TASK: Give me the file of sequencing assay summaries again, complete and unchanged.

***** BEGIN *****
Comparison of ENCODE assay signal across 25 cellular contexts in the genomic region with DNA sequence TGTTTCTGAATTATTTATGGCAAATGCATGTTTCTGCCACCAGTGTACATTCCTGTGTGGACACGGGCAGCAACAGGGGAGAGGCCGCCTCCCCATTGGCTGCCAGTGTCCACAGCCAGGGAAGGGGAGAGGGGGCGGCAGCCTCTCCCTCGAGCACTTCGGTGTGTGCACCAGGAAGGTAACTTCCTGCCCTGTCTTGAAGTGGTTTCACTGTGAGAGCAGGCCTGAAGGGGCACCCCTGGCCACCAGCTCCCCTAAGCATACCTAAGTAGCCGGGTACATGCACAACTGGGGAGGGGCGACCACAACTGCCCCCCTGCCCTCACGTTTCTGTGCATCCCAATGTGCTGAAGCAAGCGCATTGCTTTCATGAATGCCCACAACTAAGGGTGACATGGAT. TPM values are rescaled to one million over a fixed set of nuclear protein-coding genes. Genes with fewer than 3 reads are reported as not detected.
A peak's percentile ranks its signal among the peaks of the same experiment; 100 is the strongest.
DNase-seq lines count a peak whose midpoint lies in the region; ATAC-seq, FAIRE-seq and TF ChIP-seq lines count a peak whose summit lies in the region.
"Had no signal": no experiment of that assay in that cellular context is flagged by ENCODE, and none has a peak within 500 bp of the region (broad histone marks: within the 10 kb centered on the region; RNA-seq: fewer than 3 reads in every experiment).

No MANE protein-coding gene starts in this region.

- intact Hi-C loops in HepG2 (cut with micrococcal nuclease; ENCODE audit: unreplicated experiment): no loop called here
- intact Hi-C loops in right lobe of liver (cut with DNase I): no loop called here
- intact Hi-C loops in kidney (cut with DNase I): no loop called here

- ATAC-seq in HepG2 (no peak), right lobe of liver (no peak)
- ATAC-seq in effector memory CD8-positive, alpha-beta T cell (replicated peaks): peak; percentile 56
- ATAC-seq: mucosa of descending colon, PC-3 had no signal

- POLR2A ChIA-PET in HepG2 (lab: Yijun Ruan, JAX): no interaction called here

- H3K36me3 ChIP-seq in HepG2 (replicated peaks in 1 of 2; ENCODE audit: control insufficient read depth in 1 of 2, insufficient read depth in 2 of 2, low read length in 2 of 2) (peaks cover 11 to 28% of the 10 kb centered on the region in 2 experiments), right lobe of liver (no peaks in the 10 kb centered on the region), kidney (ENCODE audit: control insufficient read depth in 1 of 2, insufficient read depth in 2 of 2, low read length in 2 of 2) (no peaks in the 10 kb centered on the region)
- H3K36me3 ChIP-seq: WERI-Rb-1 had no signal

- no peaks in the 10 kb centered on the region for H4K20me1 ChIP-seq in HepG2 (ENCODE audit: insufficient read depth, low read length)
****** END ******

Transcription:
Comparison of ENCODE assay signal across 25 cellular contexts in the genomic region with DNA sequence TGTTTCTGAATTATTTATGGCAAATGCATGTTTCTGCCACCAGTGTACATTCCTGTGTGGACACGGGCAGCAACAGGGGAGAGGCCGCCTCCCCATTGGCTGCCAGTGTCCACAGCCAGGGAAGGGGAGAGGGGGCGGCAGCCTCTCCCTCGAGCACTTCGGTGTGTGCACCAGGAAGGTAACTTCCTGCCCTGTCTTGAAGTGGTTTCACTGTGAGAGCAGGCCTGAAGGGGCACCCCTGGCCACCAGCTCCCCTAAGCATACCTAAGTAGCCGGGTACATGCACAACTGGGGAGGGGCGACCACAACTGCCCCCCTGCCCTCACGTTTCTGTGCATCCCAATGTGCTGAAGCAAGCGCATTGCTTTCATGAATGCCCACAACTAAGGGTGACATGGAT. TPM values are rescaled to one million over a fixed set of nuclear protein-coding genes. Genes with fewer than 3 reads are reported as not detected.
A peak's percentile ranks its signal among the peaks of the same experiment; 100 is the strongest.
DNase-seq lines count a peak whose midpoint lies in the region; ATAC-seq, FAIRE-seq and TF ChIP-seq lines count a peak whose summit lies in the region.
"Had no signal": no experiment of that assay in that cellular context is flagged by ENCODE, and none has a peak within 500 bp of the region (broad histone marks: within the 10 kb centered on the region; RNA-seq: fewer than 3 reads in every experiment).

No MANE protein-coding gene starts in this region.

- intact Hi-C loops in HepG2 (cut with micrococcal nuclease; ENCODE audit: unreplicated experiment): no loop called here
- intact Hi-C loops in right lobe of liver (cut with DNase I): no loop called here
- intact Hi-C loops in kidney (cut with DNase I): no loop called here

- ATAC-seq in HepG2 (no peak), right lobe of liver (no peak)
- ATAC-seq in effector memory CD8-positive, alpha-beta T cell (replicated peaks): peak; percentile 56
- ATAC-seq: mucosa of descending colon, PC-3 had no signal

- POLR2A ChIA-PET in HepG2 (lab: Yijun Ruan, JAX): no interaction called here

- H3K36me3 ChIP-seq in HepG2 (replicated peaks in 1 of 2; ENCODE audit: control insufficient read depth in 1 of 2, insufficient read depth in 2 of 2, low read length in 2 of 2) (peaks cover 11 to 28% of the 10 kb centered on the region in 2 experiments), right lobe of liver (no peaks in the 10 kb centered on the region), kidney (ENCODE audit: control insufficient read depth in 1 of 2, insufficient read depth in 2 of 2, low read length in 2 of 2) (no peaks in the 10 kb centered on the region)
- H3K36me3 ChIP-seq: WERI-Rb-1 had no signal

- no peaks in the 10 kb centered on the region for H4K20me1 ChIP-seq in HepG2 (ENCODE audit: insufficient read depth, low read length)